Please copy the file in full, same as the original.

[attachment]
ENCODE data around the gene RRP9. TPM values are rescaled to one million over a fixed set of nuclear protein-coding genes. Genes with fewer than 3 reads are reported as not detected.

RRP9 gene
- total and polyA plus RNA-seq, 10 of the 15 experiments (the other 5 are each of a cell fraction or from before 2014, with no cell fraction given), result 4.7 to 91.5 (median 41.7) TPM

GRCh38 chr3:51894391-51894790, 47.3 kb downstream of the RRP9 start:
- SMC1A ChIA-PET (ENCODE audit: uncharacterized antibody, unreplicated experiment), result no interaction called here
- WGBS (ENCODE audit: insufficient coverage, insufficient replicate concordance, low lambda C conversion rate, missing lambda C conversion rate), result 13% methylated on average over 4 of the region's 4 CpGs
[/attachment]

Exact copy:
ENCODE data around the gene RRP9. TPM values are rescaled to one million over a fixed set of nuclear protein-coding genes. Genes with fewer than 3 reads are reported as not detected.

RRP9 gene
- total and polyA plus RNA-seq, 10 of the 15 experiments (the other 5 are each of a cell fraction or from before 2014, with no cell fraction given), result 4.7 to 91.5 (median 41.7) TPM

GRCh38 chr3:51894391-51894790, 47.3 kb downstream of the RRP9 start:
- SMC1A ChIA-PET (ENCODE audit: uncharacterized antibody, unreplicated experiment), result no interaction called here
- WGBS (ENCODE audit: insufficient coverage, insufficient replicate concordance, low lambda C conversion rate, missing lambda C conversion rate), result 13% methylated on average over 4 of the region's 4 CpGs